The special section is filled with advertising and articles about the construction and potential uses for the stadium. The articles are all very optimistic, though the excitement is understandably tempered by the fact that this baseball stadium was opening without a baseball team. Because of that, the stadium builders had prioritized other sports during construction and the dome was not actually baseball-ready when it opened. From the "Stadium is Pitched for its Versatility":
"There is a certain irony in that $110-million has been spent on the Florida Suncoast Dome to outfit it for just about every sport except the one for which it is designed: baseball.

But there is a reason behind that apparent madness: No baseball team is available."
Among the other sports that the stadium was hoping to attract while the city waited for a major league ball club was NCAA basketball (including purchasing an NCAA-approved court and installing appropriate lockers) and NHL hockey. In fact, Tampa did succeed in attracting an NHL franchise before baseball showed up. The Tampa Bay Lightning played in the dome from 1993 to 1996. The irony in that is that hockey was the sport that seemed least likely:
"Although there has been talk of a National Hockey League franchise in the dome, [Bob] Rose said that is unlikely in the near future.

'I think the stadium, which is truly one of the most versatile in the country, is not fully equipped for ice events,' Rose said. 'It is not part of the initial phase of the building. However, certainly an ice show or ice hockey can be played in the building. But there is some added expense. So I cannot say we have been aggressively pursuing hockey.'"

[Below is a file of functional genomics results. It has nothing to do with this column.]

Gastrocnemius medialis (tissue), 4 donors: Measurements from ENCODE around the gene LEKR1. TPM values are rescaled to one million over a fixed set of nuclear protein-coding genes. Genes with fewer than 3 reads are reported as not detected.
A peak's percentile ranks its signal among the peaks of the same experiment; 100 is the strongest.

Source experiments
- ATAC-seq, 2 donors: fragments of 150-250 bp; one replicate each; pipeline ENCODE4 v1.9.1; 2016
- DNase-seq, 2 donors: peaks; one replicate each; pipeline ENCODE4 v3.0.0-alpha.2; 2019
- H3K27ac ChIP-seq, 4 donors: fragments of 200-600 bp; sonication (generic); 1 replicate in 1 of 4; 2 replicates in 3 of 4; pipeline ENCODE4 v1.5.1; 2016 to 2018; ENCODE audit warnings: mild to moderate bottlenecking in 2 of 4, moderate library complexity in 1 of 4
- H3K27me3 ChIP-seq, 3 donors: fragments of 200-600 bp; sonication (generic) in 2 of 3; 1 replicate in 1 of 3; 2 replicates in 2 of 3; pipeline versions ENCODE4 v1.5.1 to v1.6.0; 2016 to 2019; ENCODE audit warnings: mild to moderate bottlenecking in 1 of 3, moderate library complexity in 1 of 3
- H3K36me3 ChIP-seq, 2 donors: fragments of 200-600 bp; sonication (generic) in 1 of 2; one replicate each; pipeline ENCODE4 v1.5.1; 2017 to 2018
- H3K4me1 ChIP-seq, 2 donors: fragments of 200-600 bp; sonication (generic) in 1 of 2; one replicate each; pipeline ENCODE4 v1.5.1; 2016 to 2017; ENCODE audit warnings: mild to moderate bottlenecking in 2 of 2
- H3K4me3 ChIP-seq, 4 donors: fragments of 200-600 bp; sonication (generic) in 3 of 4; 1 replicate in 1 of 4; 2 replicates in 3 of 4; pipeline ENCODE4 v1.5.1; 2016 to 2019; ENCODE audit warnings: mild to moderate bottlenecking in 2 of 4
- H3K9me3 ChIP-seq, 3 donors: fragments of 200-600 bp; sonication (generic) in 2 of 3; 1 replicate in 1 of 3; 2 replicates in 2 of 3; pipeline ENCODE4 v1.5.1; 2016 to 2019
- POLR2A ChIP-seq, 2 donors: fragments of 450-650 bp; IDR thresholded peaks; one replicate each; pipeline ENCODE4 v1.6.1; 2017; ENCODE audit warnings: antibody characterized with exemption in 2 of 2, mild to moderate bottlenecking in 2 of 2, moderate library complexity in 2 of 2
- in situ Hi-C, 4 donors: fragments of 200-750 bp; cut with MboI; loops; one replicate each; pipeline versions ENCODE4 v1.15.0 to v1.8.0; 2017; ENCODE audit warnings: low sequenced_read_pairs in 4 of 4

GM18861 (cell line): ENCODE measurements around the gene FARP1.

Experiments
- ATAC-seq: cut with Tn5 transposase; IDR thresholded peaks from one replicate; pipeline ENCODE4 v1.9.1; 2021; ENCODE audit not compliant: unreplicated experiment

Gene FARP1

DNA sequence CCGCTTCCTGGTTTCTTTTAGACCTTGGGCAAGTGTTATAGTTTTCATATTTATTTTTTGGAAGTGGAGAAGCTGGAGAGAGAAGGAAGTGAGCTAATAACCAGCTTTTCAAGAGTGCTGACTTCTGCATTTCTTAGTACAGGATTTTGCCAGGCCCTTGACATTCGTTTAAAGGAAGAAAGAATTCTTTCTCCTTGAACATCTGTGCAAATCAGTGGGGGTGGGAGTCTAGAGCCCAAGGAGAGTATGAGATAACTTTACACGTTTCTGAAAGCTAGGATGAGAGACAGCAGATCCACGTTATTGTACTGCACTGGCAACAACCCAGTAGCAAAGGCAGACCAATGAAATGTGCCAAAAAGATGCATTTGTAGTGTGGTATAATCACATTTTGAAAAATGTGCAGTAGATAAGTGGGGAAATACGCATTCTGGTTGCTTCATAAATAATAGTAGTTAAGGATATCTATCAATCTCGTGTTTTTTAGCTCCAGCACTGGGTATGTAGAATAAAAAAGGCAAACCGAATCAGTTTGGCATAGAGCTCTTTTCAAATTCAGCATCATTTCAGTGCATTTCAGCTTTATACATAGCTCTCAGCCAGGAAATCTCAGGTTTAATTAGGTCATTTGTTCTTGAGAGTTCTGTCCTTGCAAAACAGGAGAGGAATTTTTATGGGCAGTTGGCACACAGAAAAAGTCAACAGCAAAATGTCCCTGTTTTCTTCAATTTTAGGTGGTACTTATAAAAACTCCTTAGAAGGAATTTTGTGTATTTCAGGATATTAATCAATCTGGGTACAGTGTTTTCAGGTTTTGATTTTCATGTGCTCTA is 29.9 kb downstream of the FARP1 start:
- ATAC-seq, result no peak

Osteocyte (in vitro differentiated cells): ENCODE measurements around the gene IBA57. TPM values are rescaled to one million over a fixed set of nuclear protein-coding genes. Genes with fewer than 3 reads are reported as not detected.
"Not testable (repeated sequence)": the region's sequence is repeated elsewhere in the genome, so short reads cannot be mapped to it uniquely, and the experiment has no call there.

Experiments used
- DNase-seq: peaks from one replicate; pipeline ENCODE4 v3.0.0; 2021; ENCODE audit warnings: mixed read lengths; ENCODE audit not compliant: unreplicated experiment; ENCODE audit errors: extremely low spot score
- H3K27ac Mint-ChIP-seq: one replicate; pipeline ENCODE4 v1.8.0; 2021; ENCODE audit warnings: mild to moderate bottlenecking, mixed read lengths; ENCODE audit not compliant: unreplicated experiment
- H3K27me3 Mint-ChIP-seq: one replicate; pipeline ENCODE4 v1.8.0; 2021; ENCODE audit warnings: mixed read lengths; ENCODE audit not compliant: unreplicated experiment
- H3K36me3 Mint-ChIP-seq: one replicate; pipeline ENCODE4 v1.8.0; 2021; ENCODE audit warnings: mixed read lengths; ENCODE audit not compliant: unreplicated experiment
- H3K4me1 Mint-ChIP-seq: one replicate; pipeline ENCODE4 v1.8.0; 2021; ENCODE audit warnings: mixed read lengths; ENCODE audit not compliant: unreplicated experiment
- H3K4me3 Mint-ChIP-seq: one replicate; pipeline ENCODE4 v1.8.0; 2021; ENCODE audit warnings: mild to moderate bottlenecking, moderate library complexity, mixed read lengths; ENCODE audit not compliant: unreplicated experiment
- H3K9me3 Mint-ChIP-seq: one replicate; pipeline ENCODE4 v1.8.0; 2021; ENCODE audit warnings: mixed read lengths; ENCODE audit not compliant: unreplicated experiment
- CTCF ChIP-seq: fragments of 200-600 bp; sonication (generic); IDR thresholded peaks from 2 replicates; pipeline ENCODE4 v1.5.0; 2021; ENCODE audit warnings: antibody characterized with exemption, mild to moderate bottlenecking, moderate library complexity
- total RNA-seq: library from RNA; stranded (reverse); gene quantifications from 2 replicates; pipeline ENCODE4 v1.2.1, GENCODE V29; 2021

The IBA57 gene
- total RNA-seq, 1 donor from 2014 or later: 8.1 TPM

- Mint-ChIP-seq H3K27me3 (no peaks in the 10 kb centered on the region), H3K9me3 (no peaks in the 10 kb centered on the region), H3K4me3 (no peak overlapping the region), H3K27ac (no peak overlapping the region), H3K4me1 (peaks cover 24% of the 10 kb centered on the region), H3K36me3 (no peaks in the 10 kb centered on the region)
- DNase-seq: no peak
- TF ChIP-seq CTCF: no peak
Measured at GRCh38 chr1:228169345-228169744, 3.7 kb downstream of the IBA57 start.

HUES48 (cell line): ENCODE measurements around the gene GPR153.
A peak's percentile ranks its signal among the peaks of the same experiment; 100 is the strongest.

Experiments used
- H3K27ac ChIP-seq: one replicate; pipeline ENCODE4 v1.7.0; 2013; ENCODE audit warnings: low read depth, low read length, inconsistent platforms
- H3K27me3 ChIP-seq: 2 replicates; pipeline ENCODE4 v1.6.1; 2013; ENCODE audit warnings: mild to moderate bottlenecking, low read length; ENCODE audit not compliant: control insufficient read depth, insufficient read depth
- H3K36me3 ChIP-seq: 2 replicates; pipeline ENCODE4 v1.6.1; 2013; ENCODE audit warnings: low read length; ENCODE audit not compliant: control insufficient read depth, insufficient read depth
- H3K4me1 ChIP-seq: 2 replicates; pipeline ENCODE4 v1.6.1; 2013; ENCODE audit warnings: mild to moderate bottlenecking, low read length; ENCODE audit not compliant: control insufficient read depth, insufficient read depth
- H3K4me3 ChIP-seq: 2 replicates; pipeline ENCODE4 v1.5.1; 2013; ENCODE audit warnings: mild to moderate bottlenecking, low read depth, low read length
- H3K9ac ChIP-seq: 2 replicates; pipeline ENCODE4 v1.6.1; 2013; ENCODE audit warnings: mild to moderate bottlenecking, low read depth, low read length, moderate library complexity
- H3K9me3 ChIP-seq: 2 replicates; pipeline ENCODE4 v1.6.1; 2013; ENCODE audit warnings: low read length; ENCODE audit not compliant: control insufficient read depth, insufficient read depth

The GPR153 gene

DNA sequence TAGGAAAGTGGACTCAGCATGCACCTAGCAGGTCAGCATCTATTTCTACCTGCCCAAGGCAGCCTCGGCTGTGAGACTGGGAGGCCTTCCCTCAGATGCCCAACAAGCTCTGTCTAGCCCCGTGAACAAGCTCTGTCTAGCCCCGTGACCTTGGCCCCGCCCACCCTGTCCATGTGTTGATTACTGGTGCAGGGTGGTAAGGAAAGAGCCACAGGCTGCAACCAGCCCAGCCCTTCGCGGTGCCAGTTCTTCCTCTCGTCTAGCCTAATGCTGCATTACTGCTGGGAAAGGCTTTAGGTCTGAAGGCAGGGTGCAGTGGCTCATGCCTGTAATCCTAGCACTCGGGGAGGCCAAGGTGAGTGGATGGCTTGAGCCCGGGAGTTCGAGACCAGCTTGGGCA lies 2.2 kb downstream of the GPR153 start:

Still, the dome was first and foremost a baseball stadium, and the special section addressed that fact the most. Even on the dome's opening day - which is generally the day for wide-eyed hope - it did not inspire much poetry. From "Leaning Toward Practical" (no direct link; you can find it on p. 47):
"The Florida Suncoast Dome is a practical design dictated by function and economic considerations. It is not ornate, harking back to another era with adorned columns supporting classical arches. Nor is it a sandlot, a sentimental stage set for Field of Dreams or The Natural. This dome was built for Florida baseball, not the spring training variety, but for the boys of summer needing refuge from the sweltering heat."
But, as I said before, the stadium was not yet complete as a baseball field. The article "With Baseball Comes Renovations" (p. 49) did a good job in listing what still needed to be done:
"City officials like to say the Florida Suncoast Dome is a multipurpose arena. But its main purpose, the reason it was built and the reason elected officials have hung their political careers out in the breeze is for one purpose and one purpose only.

Baseball. Major League Baseball.

That is what the dome is designed for, that is what the Pinellas Sports Authority was formed to bring here and that is what most of the effort is going to go for once the building is complete."
The list of still-needed renovations was pretty substantial: